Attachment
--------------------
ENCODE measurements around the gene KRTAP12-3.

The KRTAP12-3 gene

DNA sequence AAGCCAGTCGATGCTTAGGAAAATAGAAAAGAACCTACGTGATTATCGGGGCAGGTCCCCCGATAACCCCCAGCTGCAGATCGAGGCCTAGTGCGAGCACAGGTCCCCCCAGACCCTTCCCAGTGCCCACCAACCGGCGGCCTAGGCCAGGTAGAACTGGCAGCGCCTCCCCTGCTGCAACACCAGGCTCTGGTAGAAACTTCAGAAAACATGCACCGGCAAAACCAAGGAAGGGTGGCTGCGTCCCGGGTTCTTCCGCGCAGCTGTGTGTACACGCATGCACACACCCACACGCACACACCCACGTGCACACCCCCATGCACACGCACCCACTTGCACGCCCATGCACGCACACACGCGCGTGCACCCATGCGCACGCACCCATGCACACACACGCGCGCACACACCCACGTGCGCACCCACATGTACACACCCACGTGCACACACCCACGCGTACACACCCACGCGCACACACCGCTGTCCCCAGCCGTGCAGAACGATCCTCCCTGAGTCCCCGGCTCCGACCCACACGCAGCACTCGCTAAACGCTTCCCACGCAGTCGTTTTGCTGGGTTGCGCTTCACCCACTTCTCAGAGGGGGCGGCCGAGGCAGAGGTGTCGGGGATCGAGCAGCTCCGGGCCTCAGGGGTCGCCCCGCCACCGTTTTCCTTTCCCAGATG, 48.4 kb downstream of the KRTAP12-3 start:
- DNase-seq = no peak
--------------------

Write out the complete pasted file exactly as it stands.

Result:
ENCODE measurements around the gene KRTAP12-3.

The KRTAP12-3 gene

DNA sequence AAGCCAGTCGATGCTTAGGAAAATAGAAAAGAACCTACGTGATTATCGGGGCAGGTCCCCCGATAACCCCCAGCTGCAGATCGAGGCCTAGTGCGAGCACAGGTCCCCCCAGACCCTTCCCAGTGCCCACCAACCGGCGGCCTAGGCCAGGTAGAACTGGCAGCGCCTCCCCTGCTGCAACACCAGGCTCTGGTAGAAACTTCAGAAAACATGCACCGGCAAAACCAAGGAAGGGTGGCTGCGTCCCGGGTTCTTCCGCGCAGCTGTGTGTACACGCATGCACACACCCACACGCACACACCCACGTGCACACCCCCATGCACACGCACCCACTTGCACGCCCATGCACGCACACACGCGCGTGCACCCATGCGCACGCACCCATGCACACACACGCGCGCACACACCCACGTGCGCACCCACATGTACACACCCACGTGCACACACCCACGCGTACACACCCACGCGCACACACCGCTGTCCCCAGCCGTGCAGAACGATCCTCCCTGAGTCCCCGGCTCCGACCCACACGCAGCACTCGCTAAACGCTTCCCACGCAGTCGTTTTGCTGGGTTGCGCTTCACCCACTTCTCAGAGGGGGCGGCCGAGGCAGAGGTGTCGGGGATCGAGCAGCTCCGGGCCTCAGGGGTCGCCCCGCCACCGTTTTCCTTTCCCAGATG, 48.4 kb downstream of the KRTAP12-3 start:
- DNase-seq = no peak